- Drove up to Santa Barbara with my best friend for a lovely wedding and realized that the drive isn't half as bad as I expected.
- Got a hotel room on my own for the first time.
- Watched football (of course).
It was quite fun to get out of town and take a little road trip with my best friend. We were roommates our sophomore year of college, but no longer see each other very often, despite living in the same city!
This week will be spent mostly getting ready for grad school orientation next week up in Seattle. I'll do a post on that later. I'm very excited!
Friday, September 9, 2011
As you may have heard (or maybe not... I heard it didn't really get national coverage) the power was out in ALL of San Diego County last night, as well as in some parts of Orange County, LA, and all the way out to Arizona and down to Mexico. I heard at least 2 mililon people were without power!
It was pretty chaotic, you can imagine.
Everything shut down on campus a bit before 4pm, and through text messages, Facebook, and Twitter we found out that it was county-wide. We kept the library open for a few hours since it was still light out, and the library is as good a place as any to congregate in an emergency. Handed out otter pops from the freezer and passed along information as much as we could. Opened up the doors to get some air circulating. A hummingbird came in and went upstairs.
We closed at about 6:30, and I'm really glad I stayed until then. Traffic was absolutely nuts earlier because everyone was trying to get home at the same time and there were no traffic lights! My drive home was a breeze, though, because I guess by then everyone had gotten where they needed to go.
I got home and realized how woefully unprepared I am for emergencies. I didn't have a flashlight or candles or cash, and since my apartment is in an urban area with such a concentrated population of people, my cell phone service was out too. So I literally sat by myself in the dark for an hour doing nothing until my boyfriend came over, concerned that I wasn't answering his phone calls.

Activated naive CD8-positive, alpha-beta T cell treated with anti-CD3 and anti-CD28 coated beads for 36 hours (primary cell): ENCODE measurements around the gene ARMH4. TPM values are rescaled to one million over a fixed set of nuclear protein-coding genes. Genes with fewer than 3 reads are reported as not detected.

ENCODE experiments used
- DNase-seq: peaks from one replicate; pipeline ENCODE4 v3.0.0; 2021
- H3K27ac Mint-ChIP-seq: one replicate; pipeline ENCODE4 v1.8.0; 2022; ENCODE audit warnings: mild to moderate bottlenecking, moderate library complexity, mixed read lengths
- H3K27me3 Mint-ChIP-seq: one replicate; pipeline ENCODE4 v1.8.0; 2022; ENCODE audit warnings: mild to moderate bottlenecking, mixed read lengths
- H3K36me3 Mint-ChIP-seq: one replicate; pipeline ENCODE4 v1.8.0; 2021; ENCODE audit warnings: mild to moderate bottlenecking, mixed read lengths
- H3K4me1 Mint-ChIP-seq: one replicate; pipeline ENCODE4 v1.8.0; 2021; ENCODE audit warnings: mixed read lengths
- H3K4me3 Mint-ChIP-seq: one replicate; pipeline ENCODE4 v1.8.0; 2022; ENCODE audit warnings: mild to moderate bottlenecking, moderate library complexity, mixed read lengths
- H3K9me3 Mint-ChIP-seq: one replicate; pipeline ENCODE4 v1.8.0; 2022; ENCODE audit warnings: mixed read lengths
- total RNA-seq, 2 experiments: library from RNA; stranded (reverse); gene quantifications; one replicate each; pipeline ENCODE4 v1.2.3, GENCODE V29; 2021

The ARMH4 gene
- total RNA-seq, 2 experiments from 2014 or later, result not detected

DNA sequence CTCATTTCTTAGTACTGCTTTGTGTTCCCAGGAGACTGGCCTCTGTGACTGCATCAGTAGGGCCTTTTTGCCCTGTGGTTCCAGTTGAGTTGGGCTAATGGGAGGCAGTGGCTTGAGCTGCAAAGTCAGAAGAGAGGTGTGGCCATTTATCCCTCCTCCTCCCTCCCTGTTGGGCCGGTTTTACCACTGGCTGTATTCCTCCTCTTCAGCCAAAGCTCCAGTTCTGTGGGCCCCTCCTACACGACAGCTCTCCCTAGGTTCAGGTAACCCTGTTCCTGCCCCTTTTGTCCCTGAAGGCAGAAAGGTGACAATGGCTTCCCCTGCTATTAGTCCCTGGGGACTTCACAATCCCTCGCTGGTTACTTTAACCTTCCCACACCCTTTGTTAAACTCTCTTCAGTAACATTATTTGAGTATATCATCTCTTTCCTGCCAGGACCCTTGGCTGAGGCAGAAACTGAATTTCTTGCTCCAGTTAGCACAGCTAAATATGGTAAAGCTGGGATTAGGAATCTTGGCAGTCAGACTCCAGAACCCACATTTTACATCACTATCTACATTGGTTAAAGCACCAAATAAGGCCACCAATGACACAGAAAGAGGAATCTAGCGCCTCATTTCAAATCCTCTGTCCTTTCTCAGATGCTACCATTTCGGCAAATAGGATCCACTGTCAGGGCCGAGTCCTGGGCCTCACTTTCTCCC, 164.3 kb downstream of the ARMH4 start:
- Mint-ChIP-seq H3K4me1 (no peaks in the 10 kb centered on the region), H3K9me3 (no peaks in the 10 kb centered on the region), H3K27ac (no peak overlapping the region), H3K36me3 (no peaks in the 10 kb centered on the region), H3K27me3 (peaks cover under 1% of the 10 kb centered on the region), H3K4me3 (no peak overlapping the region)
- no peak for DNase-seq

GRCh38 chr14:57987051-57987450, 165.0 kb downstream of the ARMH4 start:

We ended up going back to his place and hanging outside with neighbors we'd never met, barbecuing and looking at stars (which you can never see in the city), and it was generally quite enjoyable.
The power came back on for me at about 11pm, and that was it.
Classes are canceled today (power didn't come back on campus until about 4 this morning), but the library is open and I'm at work. We found the poor hummingbird and nursed it back to health, and it's back out in the world.
Overall, it was quite an experience. I mean, don't get me wrong, I love electricity and technology, and it was a little tough being without cell service for so long, but it was cool to see everyone outside in the evening, chatting, and hanging out--actually communicating instead of just watching TV, holed up in their houses with their air conditioning. The bars were hopping, and it was actually fun for those of us who weren't panicking and thinking it was a terrorist attack or the end of the world. It was pretty eerie being without lights, but it was cool how people came together to make a potentially scary or dangerous situation not-so-bad.
Have any good stories from the blackout? Or have you experienced one similar? Do share!
Wednesday, September 7, 2011
But this Labor Day weekend, I
- Went to bed early
- Had dinner with girlfriends
- Picked my very first homegrown tomato!
- Visited my boyfriend at work (i.e. rode the shuttle with freshmen)
- Slept in late
- Listened to rain at 4am
- Made eggless cinnamon pancakes
It was a nice, relaxing, generally uneventful weekend. I like those every once in a while.
Thursday, September 1, 2011
I know this post might seem kind of funny directly following that last post about how sad I am that I'm not a student, but oh well.
It's true, I am only 22 years old, and I did just graduate 8 months ago, so it shouldn't bother me that I look like a student. But I do supervise students (most of whom I consider my peers and with whom I worked when I was a student), and I interact often with faculty, so I have this need (however self-imposed) to exert my authority by the way I dress. I want people to take me seriously as a professional!
Usually heels are a good place to start. When you wear heels, people automatically assume that you are up to something fancy. Or you're an adult. It helps if you can actually walk in them, so you don't look like a stumbling baby giraffe.
Also, anything but jeans. This has been a difficult transition for me, since that is what I wear most often and what I am most comfortable in. But if you are wearing a pencil skirt or slacks, you are immediately upgraded from denim-clad student-hood. If I do wear jeans, I try to pair them with a button-up or a frilly blouse so people know I didn't just wake up in a dorm room bunk in a T-shirt and walk across campus.